Article

Immigrant Incorporation in Canada

Irene Bloemraad and Mireille Paquet

in Political Science

ISBN: 9780199756223
Published online November 2011 | | DOI: http://dx.doi.org/10.1093/obo/9780199756223-0027
Immigrant Incorporation in Canada

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Scholars of immigration want to understand why people move across international borders, and what the consequences of migration are for the individuals involved, and the people and societies they enter and leave behind. Canada is a long-standing country of immigration, from the earliest British and French colonial settlers to contemporary migrants who hail from around the world. Today, about one in five Canadian residents was born outside the country and, in proportion to its population, more new permanent migrants arrive each year than in any other highly developed nation. The politics and social dynamics of this migration and settlement are shaped by Canada’s institutions: from federalism and the courts to its school systems and labor market regulations. These dynamics are also shaped by the country’s history of race and ethnic relations, which includes the political mobilization and government response to First Nations peoples and the country’s Francophone minority, which is largely but not exclusively concentrated in Quebec. Theoretically, the scholarship on immigration in Canada sometimes draws on ideas and research conducted in other countries, especially the United States, but scholars of Canadian immigration also provide important models for researchers and policymakers in other countries. The specificity of a Canadian approach is especially evident in federal/ provincial partnerships and the points system used to select migrants, in the country’s refugee determination system, and in its policy of multiculturalism.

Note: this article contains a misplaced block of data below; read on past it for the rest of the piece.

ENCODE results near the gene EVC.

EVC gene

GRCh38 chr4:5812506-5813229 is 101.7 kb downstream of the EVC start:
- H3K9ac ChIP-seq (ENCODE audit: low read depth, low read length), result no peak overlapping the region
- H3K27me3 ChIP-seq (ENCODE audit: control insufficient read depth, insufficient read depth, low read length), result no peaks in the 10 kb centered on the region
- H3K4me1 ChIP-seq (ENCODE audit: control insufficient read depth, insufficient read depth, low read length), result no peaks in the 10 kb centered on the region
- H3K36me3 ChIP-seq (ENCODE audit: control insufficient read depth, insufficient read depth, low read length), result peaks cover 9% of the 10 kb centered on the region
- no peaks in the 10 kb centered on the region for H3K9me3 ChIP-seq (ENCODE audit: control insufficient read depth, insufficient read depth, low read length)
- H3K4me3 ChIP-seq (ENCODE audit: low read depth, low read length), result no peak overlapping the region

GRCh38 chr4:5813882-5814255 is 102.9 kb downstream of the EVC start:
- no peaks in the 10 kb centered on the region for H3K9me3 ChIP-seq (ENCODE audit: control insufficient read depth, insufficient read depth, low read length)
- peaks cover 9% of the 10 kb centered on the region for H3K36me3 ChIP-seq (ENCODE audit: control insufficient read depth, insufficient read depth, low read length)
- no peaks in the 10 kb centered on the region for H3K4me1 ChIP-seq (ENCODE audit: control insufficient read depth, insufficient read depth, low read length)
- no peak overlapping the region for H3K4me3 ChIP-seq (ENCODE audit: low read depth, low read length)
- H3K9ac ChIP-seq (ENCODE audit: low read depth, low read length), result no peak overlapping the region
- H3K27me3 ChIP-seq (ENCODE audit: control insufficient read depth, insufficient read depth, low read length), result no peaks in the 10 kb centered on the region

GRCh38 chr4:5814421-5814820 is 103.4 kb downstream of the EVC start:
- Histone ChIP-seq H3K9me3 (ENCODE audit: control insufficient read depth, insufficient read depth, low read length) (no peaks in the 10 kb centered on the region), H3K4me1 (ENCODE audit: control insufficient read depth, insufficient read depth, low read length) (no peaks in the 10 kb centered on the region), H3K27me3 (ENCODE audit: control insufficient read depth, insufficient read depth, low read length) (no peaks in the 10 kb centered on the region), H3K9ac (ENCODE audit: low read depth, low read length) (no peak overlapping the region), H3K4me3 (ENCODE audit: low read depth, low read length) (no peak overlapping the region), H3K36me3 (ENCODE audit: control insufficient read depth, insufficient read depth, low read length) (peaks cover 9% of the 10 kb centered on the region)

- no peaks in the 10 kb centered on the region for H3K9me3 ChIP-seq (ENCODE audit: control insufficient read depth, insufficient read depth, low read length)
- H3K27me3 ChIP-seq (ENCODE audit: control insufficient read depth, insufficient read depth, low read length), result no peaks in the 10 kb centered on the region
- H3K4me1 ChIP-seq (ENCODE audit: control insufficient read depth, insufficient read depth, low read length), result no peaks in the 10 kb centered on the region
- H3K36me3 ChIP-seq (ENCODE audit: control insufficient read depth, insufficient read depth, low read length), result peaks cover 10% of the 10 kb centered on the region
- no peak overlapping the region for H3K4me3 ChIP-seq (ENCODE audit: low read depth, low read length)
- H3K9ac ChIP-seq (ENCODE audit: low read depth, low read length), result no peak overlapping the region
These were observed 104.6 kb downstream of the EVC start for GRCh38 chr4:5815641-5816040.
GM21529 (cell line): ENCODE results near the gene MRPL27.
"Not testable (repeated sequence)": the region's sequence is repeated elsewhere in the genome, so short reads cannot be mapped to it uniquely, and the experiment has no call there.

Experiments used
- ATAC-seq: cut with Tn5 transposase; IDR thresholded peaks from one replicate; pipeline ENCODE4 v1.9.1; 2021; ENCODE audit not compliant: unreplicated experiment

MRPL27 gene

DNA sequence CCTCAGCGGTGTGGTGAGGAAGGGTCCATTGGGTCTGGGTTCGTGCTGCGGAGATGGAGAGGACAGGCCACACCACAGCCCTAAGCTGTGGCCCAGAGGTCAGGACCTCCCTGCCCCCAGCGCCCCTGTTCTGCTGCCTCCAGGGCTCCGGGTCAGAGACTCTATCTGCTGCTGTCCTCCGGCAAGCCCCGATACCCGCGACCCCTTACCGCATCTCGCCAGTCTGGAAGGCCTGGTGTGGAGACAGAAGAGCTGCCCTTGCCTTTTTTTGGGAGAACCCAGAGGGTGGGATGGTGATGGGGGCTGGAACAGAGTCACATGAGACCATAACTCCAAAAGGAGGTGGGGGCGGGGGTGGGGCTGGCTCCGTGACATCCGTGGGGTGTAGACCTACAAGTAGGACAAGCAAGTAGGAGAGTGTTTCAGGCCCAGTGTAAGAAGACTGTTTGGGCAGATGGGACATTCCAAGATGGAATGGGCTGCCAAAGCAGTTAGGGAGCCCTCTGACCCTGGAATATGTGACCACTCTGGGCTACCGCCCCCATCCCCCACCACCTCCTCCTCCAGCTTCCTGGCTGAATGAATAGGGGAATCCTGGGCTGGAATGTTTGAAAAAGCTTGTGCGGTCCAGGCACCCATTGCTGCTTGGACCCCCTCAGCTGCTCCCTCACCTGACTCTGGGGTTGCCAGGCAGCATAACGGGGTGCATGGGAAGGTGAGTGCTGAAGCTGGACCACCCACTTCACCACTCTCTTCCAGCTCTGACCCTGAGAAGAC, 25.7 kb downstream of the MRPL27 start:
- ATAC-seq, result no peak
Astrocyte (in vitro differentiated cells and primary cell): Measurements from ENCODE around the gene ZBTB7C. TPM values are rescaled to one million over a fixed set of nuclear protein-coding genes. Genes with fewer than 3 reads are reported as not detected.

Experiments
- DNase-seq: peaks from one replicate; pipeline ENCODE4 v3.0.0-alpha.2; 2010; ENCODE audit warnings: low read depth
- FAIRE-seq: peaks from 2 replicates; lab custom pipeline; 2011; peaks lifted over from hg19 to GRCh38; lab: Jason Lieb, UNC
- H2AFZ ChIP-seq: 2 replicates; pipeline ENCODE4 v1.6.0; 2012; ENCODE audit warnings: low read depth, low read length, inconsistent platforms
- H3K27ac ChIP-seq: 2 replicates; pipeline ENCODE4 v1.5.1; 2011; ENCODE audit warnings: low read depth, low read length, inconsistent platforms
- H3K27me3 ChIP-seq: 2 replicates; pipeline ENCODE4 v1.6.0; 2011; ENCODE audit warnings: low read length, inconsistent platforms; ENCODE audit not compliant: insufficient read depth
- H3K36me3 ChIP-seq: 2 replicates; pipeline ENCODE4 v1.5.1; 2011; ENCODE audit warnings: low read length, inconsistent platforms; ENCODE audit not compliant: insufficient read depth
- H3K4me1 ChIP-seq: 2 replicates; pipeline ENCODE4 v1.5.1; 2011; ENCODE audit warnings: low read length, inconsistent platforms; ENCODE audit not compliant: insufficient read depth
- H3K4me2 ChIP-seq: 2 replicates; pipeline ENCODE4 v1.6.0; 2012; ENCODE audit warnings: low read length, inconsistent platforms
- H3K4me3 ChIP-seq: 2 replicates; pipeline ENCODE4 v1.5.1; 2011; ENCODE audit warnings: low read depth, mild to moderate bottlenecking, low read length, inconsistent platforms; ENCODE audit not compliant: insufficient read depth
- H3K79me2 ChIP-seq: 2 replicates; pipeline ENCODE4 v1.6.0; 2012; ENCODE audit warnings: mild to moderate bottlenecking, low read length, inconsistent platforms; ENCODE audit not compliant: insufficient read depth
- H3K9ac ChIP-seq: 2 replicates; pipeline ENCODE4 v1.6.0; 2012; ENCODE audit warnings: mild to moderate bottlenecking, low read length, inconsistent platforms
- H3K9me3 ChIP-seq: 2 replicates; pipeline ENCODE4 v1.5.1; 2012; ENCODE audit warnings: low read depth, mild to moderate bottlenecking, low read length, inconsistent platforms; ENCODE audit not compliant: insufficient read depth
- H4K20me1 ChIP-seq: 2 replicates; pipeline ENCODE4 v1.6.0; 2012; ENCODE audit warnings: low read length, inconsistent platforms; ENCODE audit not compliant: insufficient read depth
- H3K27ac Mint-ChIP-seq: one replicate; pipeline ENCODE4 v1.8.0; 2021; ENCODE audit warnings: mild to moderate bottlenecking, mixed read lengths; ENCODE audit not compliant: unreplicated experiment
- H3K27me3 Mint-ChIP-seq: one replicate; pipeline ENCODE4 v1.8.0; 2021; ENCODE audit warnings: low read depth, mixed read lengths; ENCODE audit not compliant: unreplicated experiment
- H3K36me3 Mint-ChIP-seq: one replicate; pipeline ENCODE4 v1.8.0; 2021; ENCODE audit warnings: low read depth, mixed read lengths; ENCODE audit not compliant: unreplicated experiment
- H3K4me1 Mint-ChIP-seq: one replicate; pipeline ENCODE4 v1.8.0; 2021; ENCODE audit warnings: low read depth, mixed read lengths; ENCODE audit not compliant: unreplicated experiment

Article.  13808 words. 

Subjects: Politics ; Comparative Politics ; Political Institutions ; Political Methodology ; Political Theory

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